Ayurmitram

 

Allow yourself to enjoy each happy moment in your life.

 

Ayurvedic Self Care Techniques

 

Ayurveda is a science of longevity or healthy living. According to Ayurvedic philosophy, good health is a harmonious relationship between nature, body, mind and spirit. A human being is created from the five elements in nature: air, earth, water, fire and space (ether). From these elements arise the three constitutional types (tri-doshas): vata (space + air), pitta (fire) and kapha (water + earth). Vata types are characterized by their tendency to be cold, dry and irregular; pitta characteristics are hot, oily and intense or irritable; and kapha types are cold, wet, heavy and stable. Good health results from creating a lifestyle according to your own constitutional type.

 

Morning routine


1. Arise before sunrise. Between 2 to 6 a.m. is the time when the vata element is more active, sleep is lighter, and night changes into morning. It is easier to arise at this time. Do some stretching.
2. Prayer. Thank God for bringing us back to consciousness to begin a new day.
3. Wash your face, mouth, and eyes, brush your teeth, scrub your tongue and massage your gums.
4. Drink a glass of water.
5. Nasal wash. Use a neti pot for cleansing the nose. This practice removes excess mucus and dust particles, cleanses the sinus openings, stimulates nerve endings arising from the brain, and is very rejuvenating.
6. Empty the bladder and bowels. You may drink a glass of hot water with freshly squeezed lemon with a little honey and salt. This drink is cleansing and stimulating for the colon.
7. Do some yoga postures and meditation.
8. Exercise. The best time is between 6 and 10 a.m. This is the kapha time when energy is low. Aerobic exercise stimulates the body and balances the low energy.
9. Oil massage the scalp. Weekly, oil massage the body (sesame oil for vata, coconut oil for pitta, and dry massage for kapha).
10. Take a warm shower or bath.

 

Evening conduct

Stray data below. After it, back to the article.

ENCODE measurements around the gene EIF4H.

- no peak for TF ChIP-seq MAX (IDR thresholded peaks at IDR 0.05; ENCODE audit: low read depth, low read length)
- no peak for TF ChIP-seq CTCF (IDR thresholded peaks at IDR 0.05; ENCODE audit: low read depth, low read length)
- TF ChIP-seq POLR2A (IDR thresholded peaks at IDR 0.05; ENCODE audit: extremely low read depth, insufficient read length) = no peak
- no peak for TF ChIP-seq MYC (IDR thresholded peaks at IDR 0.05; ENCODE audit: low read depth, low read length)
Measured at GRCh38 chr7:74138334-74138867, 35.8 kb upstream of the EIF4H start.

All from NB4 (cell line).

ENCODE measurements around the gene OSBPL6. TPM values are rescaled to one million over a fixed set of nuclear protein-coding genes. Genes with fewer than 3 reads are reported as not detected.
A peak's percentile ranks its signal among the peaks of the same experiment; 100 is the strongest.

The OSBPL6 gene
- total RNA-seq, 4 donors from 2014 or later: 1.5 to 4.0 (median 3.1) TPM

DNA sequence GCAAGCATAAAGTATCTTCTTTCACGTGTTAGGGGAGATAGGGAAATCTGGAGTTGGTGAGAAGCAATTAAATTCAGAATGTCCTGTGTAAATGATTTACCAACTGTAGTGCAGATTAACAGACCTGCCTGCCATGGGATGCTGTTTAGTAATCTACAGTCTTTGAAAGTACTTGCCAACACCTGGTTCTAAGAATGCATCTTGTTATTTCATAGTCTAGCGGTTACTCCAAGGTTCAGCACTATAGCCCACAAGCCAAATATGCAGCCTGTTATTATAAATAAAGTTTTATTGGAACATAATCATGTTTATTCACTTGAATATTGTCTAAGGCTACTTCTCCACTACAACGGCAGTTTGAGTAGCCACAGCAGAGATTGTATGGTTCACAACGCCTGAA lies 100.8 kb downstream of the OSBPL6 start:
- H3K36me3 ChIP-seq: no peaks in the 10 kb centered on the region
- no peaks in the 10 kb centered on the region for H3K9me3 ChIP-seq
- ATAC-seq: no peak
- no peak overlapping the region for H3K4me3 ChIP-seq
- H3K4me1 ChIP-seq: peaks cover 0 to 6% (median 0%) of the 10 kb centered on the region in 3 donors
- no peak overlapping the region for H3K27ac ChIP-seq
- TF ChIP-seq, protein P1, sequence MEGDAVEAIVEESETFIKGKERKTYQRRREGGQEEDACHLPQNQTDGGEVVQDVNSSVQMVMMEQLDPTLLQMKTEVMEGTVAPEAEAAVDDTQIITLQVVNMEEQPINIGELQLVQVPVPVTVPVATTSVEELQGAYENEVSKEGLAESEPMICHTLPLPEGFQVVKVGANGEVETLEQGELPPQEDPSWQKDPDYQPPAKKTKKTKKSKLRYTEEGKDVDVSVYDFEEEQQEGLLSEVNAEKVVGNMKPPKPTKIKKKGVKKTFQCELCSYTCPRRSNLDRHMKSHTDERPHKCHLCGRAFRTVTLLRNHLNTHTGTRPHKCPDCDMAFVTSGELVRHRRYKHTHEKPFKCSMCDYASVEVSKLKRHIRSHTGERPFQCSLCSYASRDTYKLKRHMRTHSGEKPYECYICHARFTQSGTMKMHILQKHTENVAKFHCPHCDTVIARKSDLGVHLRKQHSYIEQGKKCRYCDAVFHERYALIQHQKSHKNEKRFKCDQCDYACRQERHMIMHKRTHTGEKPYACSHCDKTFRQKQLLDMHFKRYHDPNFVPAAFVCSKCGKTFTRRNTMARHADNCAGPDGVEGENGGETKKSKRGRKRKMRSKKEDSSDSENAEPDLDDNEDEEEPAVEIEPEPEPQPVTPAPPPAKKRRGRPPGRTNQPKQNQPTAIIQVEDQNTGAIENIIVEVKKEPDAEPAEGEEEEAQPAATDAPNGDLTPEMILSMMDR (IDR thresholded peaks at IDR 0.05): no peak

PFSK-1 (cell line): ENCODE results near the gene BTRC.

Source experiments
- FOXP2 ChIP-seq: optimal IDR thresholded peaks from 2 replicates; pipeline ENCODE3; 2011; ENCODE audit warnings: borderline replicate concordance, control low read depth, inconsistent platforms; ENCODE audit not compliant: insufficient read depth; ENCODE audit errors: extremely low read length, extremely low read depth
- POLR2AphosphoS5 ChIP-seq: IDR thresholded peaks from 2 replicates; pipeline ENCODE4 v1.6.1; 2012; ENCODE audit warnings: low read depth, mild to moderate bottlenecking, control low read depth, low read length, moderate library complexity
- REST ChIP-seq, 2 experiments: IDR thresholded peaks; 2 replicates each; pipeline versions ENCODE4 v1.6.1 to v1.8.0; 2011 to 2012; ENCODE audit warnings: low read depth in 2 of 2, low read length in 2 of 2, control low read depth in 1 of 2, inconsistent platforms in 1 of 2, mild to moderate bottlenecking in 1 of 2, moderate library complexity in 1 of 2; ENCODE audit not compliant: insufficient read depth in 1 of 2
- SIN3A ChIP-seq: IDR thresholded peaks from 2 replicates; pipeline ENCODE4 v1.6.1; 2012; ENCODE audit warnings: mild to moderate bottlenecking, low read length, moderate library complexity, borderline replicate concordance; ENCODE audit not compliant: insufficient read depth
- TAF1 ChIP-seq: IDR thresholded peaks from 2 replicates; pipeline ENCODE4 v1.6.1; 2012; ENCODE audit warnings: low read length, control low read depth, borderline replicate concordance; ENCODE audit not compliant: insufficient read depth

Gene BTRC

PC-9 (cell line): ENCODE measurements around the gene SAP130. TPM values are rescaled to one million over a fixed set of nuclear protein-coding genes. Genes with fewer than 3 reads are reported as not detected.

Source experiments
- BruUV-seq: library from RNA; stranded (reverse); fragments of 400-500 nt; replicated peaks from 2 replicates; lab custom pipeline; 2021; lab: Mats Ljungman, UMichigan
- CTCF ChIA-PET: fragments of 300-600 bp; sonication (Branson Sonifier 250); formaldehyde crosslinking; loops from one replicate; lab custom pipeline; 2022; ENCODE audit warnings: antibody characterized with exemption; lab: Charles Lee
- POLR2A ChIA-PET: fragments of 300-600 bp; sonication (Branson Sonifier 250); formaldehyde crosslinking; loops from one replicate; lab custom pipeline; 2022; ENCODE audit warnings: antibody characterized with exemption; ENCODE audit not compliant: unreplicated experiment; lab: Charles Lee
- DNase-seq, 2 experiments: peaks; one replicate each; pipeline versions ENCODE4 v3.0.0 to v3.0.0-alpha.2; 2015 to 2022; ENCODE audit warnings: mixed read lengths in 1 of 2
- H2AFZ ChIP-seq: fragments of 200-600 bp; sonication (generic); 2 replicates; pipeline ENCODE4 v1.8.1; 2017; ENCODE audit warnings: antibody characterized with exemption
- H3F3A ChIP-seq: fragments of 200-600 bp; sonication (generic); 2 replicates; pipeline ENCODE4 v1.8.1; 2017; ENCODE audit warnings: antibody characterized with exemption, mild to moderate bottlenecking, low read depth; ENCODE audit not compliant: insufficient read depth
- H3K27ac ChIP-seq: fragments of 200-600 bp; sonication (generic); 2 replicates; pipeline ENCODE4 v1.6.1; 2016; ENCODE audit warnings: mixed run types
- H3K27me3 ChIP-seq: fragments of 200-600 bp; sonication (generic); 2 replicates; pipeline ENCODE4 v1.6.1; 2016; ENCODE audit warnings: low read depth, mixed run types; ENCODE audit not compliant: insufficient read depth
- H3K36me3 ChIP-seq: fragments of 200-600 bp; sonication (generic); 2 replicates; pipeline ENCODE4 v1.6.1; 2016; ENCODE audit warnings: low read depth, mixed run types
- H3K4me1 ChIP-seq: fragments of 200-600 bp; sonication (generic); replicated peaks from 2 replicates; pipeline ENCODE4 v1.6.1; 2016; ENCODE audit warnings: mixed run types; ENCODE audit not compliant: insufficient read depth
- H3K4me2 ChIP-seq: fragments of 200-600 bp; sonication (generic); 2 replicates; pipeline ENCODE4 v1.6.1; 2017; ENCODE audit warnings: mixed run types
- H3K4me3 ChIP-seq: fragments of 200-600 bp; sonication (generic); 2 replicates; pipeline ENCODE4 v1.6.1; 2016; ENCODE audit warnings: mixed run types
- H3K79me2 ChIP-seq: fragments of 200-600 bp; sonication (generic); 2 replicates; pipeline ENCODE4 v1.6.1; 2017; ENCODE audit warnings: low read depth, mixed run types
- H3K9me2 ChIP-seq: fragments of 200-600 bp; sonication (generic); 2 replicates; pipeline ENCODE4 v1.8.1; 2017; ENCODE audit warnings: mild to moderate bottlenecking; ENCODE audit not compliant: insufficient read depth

1. Slow down after 4 p.m. Between 2 and 6 p.m. is vata time again, when afternoon changes to evening, and vata becomes unbalanced. This is the time to take a break, drink warm tea, and wash your face, hands and feet.
2. Do yoga, exercise or walk during the evening hours, kapha time, between 6 and 10 p.m.
3. Meditate or pray before going to bed. Go to bed between 9 to 10 p.m., before the pitta time begins.
Dietary guidelines
Mealtimes: Eat a light breakfast in the morning, between 7 and 8 a.m. The main meal is at lunchtime, between 10 or 11 a.m. to 2 p.m., pitta time. At this time there are more digestive juices or agni (fire) available for digestion. Dinner should be another light meal, eaten between 5 and 6 p.m., 3 to 4 hours before bedtime. Pitta time at night is from 10 p.m. to 2 a.m., a time when the liver processes absorbed food. For complete food transformation, rest during this time is important.
Eating habits: Regularity is more important for vata types. Eat at the same place and time as often as possible. Eat mindfully and do not watch tv or read while eating. The reason is that both the eyes and the liver are organs related to the pitta element. When reading or watching tv, the energy is diverted to the eyes, away from the liver and digestion, and the pitta energy necessary for digestion is reduced. Also, it is better to observe silence than talk too much.
For proper digestion, chew your food several times before swallowing. Do not drink water during meals, as it dilutes the digestive juices. Avoid ice water at all times as it reduces the fire necessary for digestion even between meals.
In general, eat a diet according to your dosha. Particular food tastes can balance or unbalance a person. Fresh food, whole grains, legumes and green leafy vegetables need to be incorporated into everyone's daily diet.

 

Balancing tastes and food
For optimal health, eat foods that are balancing to your constitutional type. Foods that are compatible with one dosha will not be compatible with another dosha. Kapha, for example, tends to accumulate phlegm. They need to eat astringent foods that reduce mucus and excess fluids, whereas a vata type, which tends toward dryness, would avoid astringent foods.
To clarify definitions, "sweet" (unfortunately) does not mean desserts. Pure sugar creates anxiety and hyperaction. Ayurvedic sweetness refers to complex carbohydrates, which include bread, pasta, rice and other grains. Astringent foods are legumes and some fruits such as apples and persimmons. Pungent tastes are found in spices such as pepper and ginger. Sour tastes include lemons, vinegar and pickles. Green, leafy vegetables are bitter foods. Following are the doshas and the tastes that accompany them.
Vata: Eat sweet, sour, salt, warm and steamed food; drink lots of fluids. Avoid bitter, astringent, pungent, and cold, dry and raw food.
Pitta: Eat sweet, astringent, bitter, and non-oily food. Avoid pungent, salt and sour and oily food.
Kapha: Eat bitter, astringent, pungent, and light, non-oily food. Raw salads are okay. Avoid sweet, sour and salt.

 

Self-care has two facets, the ‘Do’s ’and the ‘Don’ts’. Although the ‘Don’ts’ may seem restrictive or negative, they actually constitute the easy way out in self-care. The ‘Do’s’ take time, they require us, literally to do something. The ‘Don’ts’ are great ways to protect our health while spending less time and money than we were devoting to our unwholesome habits.